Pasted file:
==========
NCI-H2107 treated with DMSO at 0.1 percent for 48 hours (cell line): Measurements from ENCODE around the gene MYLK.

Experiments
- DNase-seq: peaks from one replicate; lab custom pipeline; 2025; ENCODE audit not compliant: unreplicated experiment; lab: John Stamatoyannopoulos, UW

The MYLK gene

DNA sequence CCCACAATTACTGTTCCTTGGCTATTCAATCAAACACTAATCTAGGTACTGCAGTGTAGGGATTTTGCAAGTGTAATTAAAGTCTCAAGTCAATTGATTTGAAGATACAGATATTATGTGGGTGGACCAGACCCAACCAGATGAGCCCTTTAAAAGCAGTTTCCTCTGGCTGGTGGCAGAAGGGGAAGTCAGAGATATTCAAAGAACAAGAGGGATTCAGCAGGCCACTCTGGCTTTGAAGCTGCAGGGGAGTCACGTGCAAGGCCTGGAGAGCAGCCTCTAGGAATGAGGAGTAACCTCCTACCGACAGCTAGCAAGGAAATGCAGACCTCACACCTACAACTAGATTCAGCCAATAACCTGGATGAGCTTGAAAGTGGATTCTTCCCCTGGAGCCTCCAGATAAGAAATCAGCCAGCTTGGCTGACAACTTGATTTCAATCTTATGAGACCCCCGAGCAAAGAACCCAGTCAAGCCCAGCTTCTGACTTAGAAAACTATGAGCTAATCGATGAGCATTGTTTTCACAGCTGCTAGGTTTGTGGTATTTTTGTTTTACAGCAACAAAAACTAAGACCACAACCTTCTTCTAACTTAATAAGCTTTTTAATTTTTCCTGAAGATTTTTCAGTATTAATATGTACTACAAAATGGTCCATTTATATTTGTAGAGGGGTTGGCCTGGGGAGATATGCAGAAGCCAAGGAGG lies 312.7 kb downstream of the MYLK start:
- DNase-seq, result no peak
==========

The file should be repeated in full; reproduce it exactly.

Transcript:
NCI-H2107 treated with DMSO at 0.1 percent for 48 hours (cell line): Measurements from ENCODE around the gene MYLK.

Experiments
- DNase-seq: peaks from one replicate; lab custom pipeline; 2025; ENCODE audit not compliant: unreplicated experiment; lab: John Stamatoyannopoulos, UW

The MYLK gene

DNA sequence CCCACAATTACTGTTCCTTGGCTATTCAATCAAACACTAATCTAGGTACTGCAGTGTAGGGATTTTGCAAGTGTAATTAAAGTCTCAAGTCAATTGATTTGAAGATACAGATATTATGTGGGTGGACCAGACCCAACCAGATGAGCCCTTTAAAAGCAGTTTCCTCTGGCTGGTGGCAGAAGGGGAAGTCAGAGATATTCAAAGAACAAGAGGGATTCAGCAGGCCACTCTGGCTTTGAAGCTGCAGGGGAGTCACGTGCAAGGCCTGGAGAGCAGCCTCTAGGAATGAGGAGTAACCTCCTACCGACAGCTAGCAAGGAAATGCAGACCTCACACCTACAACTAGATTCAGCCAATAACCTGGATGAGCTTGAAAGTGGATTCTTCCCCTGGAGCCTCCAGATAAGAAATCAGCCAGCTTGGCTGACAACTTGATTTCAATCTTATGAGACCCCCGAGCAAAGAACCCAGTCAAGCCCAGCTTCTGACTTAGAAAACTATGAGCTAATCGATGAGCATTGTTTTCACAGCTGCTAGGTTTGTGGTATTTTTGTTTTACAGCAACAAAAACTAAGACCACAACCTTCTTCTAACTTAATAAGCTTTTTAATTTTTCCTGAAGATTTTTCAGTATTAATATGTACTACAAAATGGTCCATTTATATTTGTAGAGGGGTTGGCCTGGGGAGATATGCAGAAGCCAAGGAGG lies 312.7 kb downstream of the MYLK start:
- DNase-seq, result no peak